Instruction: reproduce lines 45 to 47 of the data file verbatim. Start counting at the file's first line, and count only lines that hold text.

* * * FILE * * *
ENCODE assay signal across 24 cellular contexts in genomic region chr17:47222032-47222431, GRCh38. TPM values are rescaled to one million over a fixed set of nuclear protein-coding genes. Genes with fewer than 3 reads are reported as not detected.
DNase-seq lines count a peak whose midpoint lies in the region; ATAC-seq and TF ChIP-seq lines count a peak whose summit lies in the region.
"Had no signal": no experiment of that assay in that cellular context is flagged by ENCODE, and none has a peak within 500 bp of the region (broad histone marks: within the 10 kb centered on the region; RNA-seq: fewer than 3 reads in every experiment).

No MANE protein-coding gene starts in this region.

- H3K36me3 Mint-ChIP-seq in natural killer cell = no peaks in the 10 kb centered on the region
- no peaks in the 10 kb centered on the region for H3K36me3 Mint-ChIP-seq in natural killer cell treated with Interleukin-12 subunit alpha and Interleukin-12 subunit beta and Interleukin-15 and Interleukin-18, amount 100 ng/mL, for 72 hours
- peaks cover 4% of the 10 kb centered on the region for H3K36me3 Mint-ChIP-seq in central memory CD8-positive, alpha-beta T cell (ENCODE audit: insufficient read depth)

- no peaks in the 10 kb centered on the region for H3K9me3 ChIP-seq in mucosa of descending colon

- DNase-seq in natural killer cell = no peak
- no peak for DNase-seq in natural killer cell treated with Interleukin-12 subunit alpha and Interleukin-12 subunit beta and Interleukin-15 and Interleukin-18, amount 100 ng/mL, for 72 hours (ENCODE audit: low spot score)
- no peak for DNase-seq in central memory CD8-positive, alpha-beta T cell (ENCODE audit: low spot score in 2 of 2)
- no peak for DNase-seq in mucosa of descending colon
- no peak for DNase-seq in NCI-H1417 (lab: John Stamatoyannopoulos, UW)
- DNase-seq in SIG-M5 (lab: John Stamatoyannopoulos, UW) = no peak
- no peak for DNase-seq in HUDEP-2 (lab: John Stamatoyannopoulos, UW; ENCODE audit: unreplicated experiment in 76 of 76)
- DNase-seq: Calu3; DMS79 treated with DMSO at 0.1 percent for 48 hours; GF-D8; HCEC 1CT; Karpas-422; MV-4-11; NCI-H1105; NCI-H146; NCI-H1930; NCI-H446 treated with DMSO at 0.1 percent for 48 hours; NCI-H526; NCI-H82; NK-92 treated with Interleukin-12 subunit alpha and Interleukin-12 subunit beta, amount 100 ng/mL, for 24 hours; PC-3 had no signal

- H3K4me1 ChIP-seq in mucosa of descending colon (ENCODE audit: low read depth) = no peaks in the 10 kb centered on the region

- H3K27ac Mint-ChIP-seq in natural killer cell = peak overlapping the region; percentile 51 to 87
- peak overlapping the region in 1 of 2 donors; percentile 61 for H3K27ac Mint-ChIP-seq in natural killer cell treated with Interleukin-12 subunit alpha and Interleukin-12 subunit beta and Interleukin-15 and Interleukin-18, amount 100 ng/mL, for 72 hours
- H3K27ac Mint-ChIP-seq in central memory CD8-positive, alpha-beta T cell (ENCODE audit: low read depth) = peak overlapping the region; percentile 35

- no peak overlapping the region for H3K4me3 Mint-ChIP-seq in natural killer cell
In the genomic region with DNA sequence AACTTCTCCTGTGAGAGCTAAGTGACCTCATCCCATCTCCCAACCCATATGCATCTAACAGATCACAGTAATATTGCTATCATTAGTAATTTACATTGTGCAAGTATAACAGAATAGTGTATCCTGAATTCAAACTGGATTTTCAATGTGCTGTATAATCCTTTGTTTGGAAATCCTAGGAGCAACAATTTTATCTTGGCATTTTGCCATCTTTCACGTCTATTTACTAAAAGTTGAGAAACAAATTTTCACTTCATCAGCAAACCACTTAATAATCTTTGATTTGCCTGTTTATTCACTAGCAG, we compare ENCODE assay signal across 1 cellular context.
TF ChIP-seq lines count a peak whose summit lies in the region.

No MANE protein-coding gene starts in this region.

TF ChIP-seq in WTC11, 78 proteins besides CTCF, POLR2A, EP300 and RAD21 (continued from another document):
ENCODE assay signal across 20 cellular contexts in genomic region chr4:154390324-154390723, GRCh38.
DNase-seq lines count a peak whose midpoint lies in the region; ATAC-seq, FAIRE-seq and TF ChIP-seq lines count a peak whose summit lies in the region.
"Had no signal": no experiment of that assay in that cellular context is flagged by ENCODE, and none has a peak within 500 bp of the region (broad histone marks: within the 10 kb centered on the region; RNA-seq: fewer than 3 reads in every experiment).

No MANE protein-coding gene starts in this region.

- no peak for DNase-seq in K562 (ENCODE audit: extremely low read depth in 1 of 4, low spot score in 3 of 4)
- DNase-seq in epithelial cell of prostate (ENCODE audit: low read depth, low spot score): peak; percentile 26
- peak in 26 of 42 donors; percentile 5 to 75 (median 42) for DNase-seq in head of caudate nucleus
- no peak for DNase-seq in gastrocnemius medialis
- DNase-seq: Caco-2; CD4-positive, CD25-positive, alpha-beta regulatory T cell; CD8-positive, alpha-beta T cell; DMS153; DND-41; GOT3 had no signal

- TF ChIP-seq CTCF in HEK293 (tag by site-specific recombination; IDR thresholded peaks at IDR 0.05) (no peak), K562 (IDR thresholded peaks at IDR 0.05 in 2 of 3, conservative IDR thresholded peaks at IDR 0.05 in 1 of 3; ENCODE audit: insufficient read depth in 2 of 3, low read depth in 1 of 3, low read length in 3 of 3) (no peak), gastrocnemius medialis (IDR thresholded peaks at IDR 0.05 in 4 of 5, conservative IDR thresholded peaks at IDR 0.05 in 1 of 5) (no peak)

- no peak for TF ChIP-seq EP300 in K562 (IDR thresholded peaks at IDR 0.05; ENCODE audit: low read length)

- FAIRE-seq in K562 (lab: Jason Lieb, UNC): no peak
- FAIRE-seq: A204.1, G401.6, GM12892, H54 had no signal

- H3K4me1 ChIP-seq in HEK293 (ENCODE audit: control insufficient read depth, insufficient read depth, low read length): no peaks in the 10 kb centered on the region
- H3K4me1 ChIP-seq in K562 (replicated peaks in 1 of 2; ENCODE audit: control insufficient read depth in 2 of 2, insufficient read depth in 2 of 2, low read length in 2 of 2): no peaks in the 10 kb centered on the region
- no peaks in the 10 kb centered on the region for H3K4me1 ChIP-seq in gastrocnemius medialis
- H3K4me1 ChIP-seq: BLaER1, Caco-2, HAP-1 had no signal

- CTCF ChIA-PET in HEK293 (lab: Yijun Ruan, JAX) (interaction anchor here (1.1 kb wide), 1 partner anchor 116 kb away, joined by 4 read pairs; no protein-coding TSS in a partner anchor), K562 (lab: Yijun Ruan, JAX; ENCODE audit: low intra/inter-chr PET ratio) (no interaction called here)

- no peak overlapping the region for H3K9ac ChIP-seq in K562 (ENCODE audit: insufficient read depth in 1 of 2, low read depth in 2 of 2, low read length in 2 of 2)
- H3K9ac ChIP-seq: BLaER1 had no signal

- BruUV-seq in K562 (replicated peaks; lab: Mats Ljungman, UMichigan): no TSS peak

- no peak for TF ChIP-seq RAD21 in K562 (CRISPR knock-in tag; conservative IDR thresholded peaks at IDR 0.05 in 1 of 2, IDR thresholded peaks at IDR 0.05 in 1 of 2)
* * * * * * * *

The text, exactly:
- H3K9ac ChIP-seq: BLaER1 had no signal

- BruUV-seq in K562 (replicated peaks; lab: Mats Ljungman, UMichigan): no TSS peak

- no peak for TF ChIP-seq RAD21 in K562 (CRISPR knock-in tag; conservative IDR thresholded peaks at IDR 0.05 in 1 of 2, IDR thresholded peaks at IDR 0.05 in 1 of 2)